Your weekly rate is calculated by averaging what you earned in the 13 weeks preceding your date of injury. However, any weeks that are not representative of what you “customarily” earn are thrown out. Overtime hours are included in the calculation, but at the straight time rate rather than time and a half. The weekly rate is 80% of the average after payroll deductions. Paying benefits at an incorrect weekly rate is one of the most common methods insurance carriers use to pay you less than what you are entitled to under the law.

The doctor authorized by my employer has released me to return to work with temporary restrictions. I do not think I am able to work at this time. What happens if I refuse to return to work?

If your employer offers suitable work that is consistent with your work restrictions and you refuse to perform the work, your employer will not have to pay you weekly benefits. If you can prove later that you were not capable of working a judge may order your employer to pay you weekly benefits, but you will have to wait until trial and will not have income while you wait for trial. Your employer will also probably fire you if you refuse to work.

My employer has denied my claim. What tools are available to pressure my employer to accept my claim?

Only a judge can order your employer to do something. However, Iowa workers’ compensation law does provide some tools to pressure the insurance carrier into doing the right thing. For example, it is sometimes the case that an insurance carrier denies a case without having a good reason. An attorney can point out to the carrier that this is inconsistent with the law and that penalty benefits may be awarded if the situation is not remedied. Insurance carriers also sometimes deny claims on a medical basis without actually getting the opinion of a physician. A lawyer can talk to your treating doctor to get their opinion that your condition is work related. This is sometimes sufficient to get the insurance carrier to admit your claim.

I have had problems with my back in the past, but had a work injury that made my symptoms worse. Can my employer deny my claim because of the pre-existing condition?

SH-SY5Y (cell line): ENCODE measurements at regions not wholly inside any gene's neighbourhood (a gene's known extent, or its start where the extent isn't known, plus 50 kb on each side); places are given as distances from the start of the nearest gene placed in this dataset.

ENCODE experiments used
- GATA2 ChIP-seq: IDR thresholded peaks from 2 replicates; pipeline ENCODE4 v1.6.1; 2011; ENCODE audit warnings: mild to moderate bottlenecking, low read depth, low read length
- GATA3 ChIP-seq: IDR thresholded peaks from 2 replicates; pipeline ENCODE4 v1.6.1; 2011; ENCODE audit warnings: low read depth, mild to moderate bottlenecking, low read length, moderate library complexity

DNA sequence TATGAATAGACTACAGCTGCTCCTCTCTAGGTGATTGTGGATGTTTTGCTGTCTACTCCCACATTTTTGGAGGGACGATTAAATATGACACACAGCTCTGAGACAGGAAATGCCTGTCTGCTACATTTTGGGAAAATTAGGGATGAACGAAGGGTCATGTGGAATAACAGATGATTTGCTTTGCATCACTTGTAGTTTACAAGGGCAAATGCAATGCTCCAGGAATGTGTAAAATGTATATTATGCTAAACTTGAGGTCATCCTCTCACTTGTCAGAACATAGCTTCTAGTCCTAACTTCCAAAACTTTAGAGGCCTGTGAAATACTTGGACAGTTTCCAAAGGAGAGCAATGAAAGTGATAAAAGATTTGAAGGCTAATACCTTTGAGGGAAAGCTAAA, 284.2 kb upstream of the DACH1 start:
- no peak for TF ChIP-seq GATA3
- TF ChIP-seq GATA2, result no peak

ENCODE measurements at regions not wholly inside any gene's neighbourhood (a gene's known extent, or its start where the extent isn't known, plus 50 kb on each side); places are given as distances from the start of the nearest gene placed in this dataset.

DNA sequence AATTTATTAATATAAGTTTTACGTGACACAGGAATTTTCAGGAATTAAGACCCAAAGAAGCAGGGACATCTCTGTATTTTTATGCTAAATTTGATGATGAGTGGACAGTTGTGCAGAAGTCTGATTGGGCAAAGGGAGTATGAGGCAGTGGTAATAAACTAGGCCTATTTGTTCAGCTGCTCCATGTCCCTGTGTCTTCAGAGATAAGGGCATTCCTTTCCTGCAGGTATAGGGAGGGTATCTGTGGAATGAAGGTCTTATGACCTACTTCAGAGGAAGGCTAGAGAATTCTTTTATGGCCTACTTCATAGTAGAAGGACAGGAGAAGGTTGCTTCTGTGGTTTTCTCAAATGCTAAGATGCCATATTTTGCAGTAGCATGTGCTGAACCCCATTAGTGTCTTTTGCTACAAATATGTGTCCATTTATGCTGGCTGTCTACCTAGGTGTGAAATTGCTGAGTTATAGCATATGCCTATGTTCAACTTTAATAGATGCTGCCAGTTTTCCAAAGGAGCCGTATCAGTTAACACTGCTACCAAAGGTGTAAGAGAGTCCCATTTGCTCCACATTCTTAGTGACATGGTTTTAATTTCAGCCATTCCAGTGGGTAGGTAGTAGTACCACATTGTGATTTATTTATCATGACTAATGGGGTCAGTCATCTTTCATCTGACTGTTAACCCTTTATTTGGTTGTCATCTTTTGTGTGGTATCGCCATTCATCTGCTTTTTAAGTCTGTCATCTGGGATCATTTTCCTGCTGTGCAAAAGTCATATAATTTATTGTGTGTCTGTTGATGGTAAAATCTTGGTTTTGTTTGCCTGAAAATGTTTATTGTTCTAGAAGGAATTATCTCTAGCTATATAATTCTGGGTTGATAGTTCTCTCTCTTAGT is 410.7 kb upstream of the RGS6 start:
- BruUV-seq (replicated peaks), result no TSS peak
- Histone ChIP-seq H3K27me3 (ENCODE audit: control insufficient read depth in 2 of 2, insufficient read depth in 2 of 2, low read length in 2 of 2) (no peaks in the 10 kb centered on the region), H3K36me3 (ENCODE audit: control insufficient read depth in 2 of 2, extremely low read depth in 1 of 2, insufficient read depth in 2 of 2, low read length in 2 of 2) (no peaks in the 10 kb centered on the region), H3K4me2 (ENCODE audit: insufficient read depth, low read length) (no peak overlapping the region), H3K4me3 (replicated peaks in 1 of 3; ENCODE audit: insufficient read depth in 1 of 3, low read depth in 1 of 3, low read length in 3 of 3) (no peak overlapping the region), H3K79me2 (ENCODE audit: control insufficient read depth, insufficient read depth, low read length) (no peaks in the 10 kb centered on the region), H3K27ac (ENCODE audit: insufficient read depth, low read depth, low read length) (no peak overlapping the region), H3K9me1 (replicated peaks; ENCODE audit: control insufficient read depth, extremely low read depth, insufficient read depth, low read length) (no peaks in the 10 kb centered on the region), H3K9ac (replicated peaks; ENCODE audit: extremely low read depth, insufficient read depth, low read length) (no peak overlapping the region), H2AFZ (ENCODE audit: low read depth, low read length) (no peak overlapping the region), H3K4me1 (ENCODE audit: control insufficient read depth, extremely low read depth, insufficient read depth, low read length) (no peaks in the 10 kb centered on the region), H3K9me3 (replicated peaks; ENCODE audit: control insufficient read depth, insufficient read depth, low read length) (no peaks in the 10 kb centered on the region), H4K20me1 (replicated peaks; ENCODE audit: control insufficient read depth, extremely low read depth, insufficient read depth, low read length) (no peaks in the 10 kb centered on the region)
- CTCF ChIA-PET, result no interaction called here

The simple fact that you have a pre-existing condition does not mean that your work injury is not compensable. Instead, your injury is compensable, despite the pre-existing condition, so long as the work injury materially aggravated the condition.

Can my employer force me to return to work before I feel that I am ready?

Your employer cannot force you to return to work; however, if your employer offers you light duty work that is consistent with the restrictions assigned by the treating physician and you refuse that work, you will not be entitled to work comp benefits while you remain off work. If you disagree with the restrictions assigned by the treating physician and another physician opines that you should have additional restrictions, you may be able to prove later that the work offered by your employer is not suitable. Unfortunately, the insurance carrier will refuse to pay work comp benefits in the interim and you would have to go without income. The best advice is therefore to at least attempt the work your employer has offered and, if you find yourself unable to perform the work, to return to the treating physician and describe the ways in which you are unable to perform the work. Ideally, the treating physician will assign additional restrictions.

How much will a lawyer charge to represent me?

We understand that most injured workers are not in a position to pay an hourly fee for representation. We therefore offer contingent fee arrangements. This means that you do not owe us anything for our time if we are unable to secure any benefits for you. We will charge a 1/3 fee on any benefits that you receive as a result of our representation. This also means that we do not charge a fee on benefits you would have received even if we were not representing you. For example, if your claim is admitted we will not charge a fee when the insurance carrier pays you the impairment rating assigned by the doctor it has retained.